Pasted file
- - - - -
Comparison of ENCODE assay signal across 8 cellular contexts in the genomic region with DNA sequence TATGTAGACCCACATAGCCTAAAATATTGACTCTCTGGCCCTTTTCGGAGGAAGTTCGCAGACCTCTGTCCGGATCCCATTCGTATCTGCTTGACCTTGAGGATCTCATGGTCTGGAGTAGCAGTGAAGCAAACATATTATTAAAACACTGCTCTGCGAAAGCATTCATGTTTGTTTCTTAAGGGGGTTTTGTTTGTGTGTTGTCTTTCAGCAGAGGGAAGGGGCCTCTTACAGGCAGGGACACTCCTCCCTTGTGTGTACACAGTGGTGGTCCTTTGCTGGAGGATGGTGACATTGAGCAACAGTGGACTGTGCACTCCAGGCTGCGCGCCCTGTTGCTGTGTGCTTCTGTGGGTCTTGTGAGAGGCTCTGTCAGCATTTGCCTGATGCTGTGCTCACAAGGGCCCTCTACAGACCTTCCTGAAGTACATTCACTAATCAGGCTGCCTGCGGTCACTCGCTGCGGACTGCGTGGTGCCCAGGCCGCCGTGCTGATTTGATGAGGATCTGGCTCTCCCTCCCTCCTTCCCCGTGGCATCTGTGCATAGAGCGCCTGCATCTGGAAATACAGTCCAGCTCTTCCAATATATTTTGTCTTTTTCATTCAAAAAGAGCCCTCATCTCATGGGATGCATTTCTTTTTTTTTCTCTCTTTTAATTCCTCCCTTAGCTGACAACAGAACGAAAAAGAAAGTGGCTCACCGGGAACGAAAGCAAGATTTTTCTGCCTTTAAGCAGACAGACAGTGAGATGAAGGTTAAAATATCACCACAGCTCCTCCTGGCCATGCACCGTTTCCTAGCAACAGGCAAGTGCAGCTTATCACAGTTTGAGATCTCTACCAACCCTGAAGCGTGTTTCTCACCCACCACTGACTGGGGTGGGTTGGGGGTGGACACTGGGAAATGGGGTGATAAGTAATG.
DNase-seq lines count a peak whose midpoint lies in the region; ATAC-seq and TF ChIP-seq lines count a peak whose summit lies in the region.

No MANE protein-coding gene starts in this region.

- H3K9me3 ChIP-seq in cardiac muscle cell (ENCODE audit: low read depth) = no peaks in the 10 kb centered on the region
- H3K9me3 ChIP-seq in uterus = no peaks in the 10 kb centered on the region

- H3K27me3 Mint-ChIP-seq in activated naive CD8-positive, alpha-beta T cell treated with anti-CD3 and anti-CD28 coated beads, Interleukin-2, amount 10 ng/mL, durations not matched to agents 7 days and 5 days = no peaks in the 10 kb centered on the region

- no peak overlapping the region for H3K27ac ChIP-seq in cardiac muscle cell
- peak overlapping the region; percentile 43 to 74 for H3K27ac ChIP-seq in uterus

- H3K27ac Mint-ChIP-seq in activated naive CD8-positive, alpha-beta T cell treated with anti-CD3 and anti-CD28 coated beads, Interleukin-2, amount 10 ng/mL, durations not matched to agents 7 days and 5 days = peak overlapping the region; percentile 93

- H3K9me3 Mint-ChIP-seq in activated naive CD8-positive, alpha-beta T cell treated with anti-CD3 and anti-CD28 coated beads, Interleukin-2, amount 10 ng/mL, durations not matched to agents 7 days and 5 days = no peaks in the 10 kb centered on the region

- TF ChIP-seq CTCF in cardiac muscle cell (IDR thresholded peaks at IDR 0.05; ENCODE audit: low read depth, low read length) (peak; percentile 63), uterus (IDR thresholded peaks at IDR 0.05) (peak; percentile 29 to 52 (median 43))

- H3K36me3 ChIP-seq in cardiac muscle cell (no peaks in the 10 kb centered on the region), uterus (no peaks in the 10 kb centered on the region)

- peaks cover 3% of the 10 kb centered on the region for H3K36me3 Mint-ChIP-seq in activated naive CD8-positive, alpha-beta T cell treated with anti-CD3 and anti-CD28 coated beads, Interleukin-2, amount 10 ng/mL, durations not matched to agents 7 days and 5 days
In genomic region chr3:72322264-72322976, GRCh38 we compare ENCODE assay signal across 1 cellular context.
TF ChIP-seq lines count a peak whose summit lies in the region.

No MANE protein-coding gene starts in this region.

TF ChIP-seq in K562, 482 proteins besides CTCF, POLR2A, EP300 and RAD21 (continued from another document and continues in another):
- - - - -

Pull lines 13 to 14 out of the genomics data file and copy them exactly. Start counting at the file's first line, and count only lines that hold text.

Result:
- peaks cover 3% of the 10 kb centered on the region for H3K36me3 Mint-ChIP-seq in activated naive CD8-positive, alpha-beta T cell treated with anti-CD3 and anti-CD28 coated beads, Interleukin-2, amount 10 ng/mL, durations not matched to agents 7 days and 5 days
In genomic region chr3:72322264-72322976, GRCh38 we compare ENCODE assay signal across 1 cellular context.